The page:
By Kathy Berklund-Pagé
It’s mid-March and I’m in the waiting room of the Hockey Quebec office. There’s no one behind the reception desk, so I sit down and pull out my book. With any luck, I’ll have the next hour to myself.
My luck runs out quickly.
“Have you been helped?” asks a man.
“Yes,” I say with a bright smile. “Thank you.”
He smiles, too, and walks away.
I return to my book—and read a whole page before I’m interrupted again.
“May I help you?” It’s a woman this time.
“Oh no,” I say, shaking my head. “I’m good.”
She smiles and leaves.
Two more people come by. Same question. Same smile.
As fascinating as it is,(1) I obviously won’t be able to read my book. What else could I do?
Then I remember. I have homework. My creativity assignment (2) this week is to observe an event and then imagine as many possible explanations for it as I can. I look around for inspiration… then notice my shoes. I grab my notebook and begin:
Why is this woman wearing such crappy shoes?
1. She has no others. Her feet have inexplicably grown from eating a magic bean. Or maybe it’s a curse of some sort.
2. Someone stole all her shoes… and replaced them with these.
3. The airline lost her suitcase. She was wearing slippers on the plane. In desperation, she dug these out of the trash can.
4. It’s therapy. She’s addicted to fashion and her therapist gave her homework: to wear something old. Her stomach is twisted in knots. What will people think of her?
5. She’s sick of winter. Sick of wearing boots. But there are still piles of snow and slush everywhere, so she wears her oldest shoes.
6. She’s actually a bazillionaire, but doesn’t want people to know it, so she dresses down. Way down.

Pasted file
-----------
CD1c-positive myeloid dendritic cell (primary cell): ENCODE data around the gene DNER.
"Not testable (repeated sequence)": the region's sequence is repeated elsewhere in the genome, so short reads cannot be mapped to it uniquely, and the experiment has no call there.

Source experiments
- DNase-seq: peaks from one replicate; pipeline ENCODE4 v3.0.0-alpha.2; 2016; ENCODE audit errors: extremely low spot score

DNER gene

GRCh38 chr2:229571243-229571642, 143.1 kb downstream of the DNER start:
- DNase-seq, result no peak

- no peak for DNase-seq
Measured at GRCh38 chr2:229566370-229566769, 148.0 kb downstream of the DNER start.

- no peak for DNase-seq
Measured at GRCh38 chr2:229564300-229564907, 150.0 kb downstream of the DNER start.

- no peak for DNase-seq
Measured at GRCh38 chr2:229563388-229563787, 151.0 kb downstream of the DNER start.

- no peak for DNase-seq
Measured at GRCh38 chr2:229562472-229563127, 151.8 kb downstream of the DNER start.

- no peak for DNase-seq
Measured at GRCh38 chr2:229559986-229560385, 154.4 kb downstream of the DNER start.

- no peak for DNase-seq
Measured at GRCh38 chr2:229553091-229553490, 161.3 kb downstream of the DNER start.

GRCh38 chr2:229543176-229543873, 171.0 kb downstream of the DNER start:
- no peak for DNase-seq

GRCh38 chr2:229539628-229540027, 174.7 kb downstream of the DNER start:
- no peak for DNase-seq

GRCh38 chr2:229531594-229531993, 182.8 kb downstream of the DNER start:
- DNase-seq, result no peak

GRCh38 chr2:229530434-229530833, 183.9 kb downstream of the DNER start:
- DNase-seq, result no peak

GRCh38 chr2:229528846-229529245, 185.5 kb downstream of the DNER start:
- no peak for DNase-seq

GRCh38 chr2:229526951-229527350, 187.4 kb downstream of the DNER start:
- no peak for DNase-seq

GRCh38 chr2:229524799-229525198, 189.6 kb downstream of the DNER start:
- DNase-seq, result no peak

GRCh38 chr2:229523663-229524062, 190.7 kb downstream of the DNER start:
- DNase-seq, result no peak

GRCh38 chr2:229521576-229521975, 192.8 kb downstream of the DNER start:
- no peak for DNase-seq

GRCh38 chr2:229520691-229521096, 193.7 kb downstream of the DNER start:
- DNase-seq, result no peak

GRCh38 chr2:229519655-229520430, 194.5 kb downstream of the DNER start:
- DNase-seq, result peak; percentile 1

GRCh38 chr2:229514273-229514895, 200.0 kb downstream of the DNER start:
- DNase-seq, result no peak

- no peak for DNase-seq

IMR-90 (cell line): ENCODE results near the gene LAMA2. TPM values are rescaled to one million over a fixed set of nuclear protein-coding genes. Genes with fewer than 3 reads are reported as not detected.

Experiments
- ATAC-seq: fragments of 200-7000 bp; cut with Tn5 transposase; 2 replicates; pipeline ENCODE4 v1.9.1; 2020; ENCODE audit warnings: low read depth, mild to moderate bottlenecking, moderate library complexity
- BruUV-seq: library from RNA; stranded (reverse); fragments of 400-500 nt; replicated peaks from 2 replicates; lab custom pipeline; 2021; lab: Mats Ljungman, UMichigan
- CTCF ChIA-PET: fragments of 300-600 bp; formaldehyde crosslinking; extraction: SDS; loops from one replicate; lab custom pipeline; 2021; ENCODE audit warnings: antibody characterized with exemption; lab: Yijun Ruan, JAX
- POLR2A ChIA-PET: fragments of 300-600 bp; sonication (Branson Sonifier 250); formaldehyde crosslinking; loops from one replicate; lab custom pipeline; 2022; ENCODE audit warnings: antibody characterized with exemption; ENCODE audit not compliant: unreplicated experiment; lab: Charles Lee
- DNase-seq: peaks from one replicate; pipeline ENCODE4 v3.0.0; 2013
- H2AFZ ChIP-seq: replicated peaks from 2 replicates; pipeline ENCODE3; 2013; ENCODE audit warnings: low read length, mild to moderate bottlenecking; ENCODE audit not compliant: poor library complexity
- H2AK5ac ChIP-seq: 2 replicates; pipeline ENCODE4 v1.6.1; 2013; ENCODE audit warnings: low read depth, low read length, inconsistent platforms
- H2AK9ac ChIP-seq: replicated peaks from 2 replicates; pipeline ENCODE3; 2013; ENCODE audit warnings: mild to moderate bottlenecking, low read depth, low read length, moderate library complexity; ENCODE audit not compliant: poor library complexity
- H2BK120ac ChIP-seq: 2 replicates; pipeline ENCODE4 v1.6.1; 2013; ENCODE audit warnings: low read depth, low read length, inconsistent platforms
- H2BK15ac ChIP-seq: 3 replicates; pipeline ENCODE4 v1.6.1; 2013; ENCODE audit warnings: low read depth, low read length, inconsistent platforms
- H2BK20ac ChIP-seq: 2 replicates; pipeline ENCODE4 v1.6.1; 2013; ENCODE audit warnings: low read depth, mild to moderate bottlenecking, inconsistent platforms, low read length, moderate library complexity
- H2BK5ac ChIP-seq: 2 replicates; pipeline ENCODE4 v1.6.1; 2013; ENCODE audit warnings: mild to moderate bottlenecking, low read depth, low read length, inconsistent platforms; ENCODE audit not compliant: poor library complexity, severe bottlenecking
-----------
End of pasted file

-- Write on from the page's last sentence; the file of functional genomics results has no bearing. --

7. She’s homeless and has no other shoes. She has snuck in to stay warm.
8. She’s R.E.D. (Retired and Extremely Dangerous) and in hiding. In this get-up, no one will ever recognize her.
I continue on until I have a dozen possibilities, then I close my notebook. That was fun. And unlike other events I could have chosen, I know the real reason the woman is wearing those crappy shoes. Number 5 is the truth. I keep those shoes for this time of year. It’s officially spring, but there’s still snow and slush and ice where I live. I’m sick of winter. Sick of winter boots. I refuse to wear them. So I keep this pair of tennis shoes for this time of year. I don’t care (much) what people will think.
Things could be worse. Mid-March, we visited Quebec City and drove past the house we lived in for 20 years… This is the usual amount of snow left that time of year. Neighbours used to chop up the snowbanks with chain saws to help them melt.
(1) The Formula: The Universal Laws of Success by Albert-Lászió Barabási in case you’re interested.
(2) Hat Tip to The Creativity Book by Eric Maisel for this creativity assignment.
About this Contributor:
Kathy Berklund-Pagé was born in the United States, which—as her Canadian husband loves to point out—is not her fault. She spent several years in France as a teen and young adult. While there, she learned French double-quick (no one her age spoke English) and met a handsome Canadian. Despite their best efforts, they fell in love, so they opened an atlas and said, “Where do we want to live?” The beautiful Quebec City won. Two decades and three children later, they moved to Montreal, where they still live.
Visit her website by clicking here.